15 day work permit for “urgent and essential work” It is possible for a foreigner who has entered Thailand with a valid visa (or without a visa, where he is a citizen of a country whose nationals do not need a visa in advance to enter Thailand, see further Chapter 20 Immigration) to apply for a short term permit valid for 15 days only, to perform “urgent and essential work.” Applications for this are submitted to the Ministry of Labour and provided that adequate reasons are given for its issue, and all supporting documents are in order, it can be granted on the same day as it is applied for. In practice, applications should be submitted promptly after entry into Thailand, otherwise they may be refused on the grounds that the work is no longer “urgent.”
TAFTA and APEC aspects Under the Thailand-Australia Free Trade Agreement, a work permit is not required for Australian citizens who are business visitors conducting business meetings in Thailand for up to 15 days, and up to 90 days for APEC Travel Card holders.
Termination of employment Where employment terminates, as a matter of law, both the work permit and the supporting visa terminate.
Neither the foreigner nor the employer is obligated to report termination to the Ministry of Labour, but the employer will probably wish to do so, to “free-up” the vacancy in the company if it is desired to employ another foreigner.
The foreigner must report to the Immigration Bureau immediately and apply for either a short term visa (which in practice may be granted for a period of up to seven days) in order to facilitate his exit from Thailand, or may apply for a visa extension, e.g., where he has another job, or for another category of visa e.g. if he/she wishes to remain in Thailand as a retiree, or as a student. Failure to report incurs a fine of 500 Baht a day, the person concerned being treated as a visa overstayer.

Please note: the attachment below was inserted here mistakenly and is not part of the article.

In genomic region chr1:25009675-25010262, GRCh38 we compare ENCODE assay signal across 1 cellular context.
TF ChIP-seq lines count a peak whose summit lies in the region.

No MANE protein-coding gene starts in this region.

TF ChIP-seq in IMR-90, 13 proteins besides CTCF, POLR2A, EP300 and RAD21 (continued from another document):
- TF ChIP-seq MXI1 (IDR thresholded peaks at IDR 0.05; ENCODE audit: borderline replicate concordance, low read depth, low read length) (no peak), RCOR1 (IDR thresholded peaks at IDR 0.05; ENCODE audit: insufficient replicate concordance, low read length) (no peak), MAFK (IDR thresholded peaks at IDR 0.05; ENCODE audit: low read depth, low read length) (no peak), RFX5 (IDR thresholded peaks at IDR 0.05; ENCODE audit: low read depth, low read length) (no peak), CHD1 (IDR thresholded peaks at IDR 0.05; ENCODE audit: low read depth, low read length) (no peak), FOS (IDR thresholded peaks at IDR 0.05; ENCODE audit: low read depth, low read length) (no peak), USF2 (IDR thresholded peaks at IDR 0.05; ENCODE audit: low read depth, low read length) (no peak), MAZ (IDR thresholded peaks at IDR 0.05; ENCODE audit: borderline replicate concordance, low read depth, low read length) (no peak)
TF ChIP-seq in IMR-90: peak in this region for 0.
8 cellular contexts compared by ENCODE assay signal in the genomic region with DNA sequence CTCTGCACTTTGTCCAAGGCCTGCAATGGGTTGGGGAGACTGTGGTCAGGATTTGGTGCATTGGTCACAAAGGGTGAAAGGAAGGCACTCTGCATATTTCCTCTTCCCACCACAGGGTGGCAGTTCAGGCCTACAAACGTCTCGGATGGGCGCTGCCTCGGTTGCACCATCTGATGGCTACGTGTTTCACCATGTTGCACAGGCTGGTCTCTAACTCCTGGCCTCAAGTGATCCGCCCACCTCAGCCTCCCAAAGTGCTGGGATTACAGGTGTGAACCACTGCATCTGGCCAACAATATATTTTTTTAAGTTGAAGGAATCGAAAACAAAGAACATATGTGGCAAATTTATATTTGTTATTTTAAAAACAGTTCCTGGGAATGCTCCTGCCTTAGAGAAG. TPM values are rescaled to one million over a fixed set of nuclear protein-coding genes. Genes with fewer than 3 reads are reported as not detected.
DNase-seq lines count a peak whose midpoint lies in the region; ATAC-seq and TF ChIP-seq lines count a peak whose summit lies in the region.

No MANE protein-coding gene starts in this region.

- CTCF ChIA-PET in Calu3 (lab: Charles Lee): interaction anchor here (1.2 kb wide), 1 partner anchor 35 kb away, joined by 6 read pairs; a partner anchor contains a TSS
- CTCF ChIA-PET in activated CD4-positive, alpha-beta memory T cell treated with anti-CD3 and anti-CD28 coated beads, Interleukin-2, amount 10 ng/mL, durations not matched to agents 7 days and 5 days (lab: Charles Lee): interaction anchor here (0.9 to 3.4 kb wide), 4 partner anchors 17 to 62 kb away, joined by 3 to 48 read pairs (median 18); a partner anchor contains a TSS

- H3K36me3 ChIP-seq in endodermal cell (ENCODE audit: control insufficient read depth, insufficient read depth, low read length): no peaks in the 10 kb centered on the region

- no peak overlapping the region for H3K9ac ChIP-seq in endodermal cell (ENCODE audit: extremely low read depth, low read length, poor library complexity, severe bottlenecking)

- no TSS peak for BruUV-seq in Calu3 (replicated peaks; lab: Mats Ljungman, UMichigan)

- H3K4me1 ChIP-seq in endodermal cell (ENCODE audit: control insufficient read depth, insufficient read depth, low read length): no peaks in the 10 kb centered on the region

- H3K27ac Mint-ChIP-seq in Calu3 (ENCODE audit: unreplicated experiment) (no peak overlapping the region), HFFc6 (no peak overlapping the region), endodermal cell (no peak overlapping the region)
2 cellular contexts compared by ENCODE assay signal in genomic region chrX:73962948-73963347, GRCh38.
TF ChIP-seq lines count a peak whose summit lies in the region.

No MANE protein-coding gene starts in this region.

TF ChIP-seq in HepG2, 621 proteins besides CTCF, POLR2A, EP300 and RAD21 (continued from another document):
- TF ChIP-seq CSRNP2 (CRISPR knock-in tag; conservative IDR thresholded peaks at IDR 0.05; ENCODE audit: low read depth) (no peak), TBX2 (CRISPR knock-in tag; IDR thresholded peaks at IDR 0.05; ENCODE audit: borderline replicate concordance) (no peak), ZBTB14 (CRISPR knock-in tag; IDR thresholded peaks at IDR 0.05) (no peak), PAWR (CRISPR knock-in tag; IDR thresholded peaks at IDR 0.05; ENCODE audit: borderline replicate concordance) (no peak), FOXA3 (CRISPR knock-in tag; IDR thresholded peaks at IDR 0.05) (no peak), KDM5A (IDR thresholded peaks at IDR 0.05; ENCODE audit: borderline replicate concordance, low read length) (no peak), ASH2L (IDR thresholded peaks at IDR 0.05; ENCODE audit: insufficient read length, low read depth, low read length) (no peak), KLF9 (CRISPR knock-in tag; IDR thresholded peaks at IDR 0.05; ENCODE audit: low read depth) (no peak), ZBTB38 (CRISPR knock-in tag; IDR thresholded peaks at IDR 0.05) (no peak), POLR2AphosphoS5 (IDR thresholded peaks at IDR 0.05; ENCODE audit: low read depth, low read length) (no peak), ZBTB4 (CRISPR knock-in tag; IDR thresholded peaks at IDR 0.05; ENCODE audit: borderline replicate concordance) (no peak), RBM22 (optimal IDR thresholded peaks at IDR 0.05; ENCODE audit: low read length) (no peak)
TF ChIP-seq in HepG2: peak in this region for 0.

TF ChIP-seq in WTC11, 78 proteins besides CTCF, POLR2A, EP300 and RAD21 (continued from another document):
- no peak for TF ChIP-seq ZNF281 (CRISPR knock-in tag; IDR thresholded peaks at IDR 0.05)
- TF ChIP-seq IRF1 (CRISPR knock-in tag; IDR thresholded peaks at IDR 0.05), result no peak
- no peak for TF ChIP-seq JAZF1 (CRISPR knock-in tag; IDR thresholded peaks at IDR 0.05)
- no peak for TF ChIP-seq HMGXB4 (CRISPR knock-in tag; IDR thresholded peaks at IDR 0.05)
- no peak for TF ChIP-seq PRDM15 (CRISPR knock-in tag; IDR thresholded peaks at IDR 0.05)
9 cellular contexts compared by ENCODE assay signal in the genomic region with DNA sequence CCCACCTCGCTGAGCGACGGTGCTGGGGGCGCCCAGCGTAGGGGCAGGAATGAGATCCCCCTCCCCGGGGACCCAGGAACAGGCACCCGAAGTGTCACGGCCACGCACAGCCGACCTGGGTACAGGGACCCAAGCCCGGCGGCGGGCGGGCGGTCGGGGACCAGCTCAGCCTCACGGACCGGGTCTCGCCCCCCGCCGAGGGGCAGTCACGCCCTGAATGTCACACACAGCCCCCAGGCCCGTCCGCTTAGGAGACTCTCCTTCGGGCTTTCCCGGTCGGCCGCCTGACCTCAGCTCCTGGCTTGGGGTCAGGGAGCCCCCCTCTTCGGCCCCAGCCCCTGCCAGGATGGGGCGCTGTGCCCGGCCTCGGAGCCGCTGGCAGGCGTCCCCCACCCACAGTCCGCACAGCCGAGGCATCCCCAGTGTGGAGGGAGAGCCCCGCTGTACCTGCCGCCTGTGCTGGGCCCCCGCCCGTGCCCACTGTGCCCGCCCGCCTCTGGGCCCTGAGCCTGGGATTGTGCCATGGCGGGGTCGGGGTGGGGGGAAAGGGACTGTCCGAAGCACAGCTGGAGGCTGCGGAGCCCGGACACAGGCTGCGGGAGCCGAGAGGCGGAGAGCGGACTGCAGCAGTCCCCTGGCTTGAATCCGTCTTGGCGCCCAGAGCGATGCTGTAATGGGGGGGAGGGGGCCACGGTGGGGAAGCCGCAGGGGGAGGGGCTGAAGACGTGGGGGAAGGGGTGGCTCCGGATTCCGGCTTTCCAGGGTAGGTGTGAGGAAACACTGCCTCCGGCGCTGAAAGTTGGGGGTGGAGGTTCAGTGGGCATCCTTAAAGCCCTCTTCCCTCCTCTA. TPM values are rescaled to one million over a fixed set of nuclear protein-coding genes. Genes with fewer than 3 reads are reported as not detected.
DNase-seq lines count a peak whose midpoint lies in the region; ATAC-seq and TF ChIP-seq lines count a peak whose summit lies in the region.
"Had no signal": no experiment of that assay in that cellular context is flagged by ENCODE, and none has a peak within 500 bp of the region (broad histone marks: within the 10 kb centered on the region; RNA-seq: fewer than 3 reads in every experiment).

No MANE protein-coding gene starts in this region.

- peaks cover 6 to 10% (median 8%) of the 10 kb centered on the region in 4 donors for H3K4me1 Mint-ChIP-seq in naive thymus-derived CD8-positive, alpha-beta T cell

Where the foreigner works in a BOI –promoted company, notice of termination must be given to the BOI within 15 days prior to the effective date of dismissal.
Appeals Where a work permit application is refused, not renewed or permission to change the work or place of work is refused, the applicant has a right of appeal. Such appeal must be submitted in writing within 30 days from the date of knowledge of the refusal.
Right to continue working pending appeal In the case of an appeal against refusal to renew a permit, the appellant may continue to work pending the appeal decision.
Permit must be available for inspection The holder of a work permit must keep it on his person or at the place of work during working hours, in order that it may be readily shown to an official.
Where permit is lost or damaged If a permit is materially damaged or lost the holder must apply for a substitute within 15 days from knowledge of such damage or loss.
Grandfathering of existing work permits If a foreigner was granted a work permit or was allowed to work in accordance with the Foreign Employment Act (1978) as amended, then as at 22 February 2008, it will be deemed that he was granted a permit or was allowed to work in accordance with the new Act, in accordance with any conditions in the permit.
Fines and imprisonment Fines and imprisonment are imposed for breaches of various sections of the Act.
Revised 1 August 2012